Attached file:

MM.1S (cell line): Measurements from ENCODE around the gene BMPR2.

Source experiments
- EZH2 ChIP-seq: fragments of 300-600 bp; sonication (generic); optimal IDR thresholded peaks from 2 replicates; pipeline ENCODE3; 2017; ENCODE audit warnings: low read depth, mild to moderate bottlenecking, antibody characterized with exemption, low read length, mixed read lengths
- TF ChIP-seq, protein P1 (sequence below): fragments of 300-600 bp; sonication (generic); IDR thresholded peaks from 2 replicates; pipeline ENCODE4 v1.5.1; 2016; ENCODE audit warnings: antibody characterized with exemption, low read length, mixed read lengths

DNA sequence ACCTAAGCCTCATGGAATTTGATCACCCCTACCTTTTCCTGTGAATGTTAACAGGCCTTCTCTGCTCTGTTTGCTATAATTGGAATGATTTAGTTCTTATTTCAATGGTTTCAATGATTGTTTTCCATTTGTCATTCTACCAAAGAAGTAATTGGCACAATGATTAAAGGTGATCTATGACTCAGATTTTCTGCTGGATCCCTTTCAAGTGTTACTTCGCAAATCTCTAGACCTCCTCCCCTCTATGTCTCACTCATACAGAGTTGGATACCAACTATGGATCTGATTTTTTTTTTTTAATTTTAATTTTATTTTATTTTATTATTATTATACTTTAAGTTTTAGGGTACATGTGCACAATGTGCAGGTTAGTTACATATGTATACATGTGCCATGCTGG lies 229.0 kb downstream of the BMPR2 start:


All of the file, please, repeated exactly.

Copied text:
MM.1S (cell line): Measurements from ENCODE around the gene BMPR2.

Source experiments
- EZH2 ChIP-seq: fragments of 300-600 bp; sonication (generic); optimal IDR thresholded peaks from 2 replicates; pipeline ENCODE3; 2017; ENCODE audit warnings: low read depth, mild to moderate bottlenecking, antibody characterized with exemption, low read length, mixed read lengths
- TF ChIP-seq, protein P1 (sequence below): fragments of 300-600 bp; sonication (generic); IDR thresholded peaks from 2 replicates; pipeline ENCODE4 v1.5.1; 2016; ENCODE audit warnings: antibody characterized with exemption, low read length, mixed read lengths

DNA sequence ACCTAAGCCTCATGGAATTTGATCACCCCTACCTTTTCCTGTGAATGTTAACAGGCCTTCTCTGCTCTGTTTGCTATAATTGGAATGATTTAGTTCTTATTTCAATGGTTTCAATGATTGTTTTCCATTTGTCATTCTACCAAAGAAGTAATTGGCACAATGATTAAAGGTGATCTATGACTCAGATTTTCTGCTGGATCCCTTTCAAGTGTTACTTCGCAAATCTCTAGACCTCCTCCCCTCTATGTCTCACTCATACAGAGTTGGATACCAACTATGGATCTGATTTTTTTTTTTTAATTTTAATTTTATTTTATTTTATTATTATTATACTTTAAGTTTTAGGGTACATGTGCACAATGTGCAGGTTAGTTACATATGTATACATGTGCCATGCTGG lies 229.0 kb downstream of the BMPR2 start: